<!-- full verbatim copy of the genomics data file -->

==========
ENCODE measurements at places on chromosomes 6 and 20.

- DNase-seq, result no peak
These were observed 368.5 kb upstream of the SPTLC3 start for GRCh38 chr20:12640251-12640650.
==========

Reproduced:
ENCODE measurements at places on chromosomes 6 and 20.

- DNase-seq, result no peak
These were observed 368.5 kb upstream of the SPTLC3 start for GRCh38 chr20:12640251-12640650.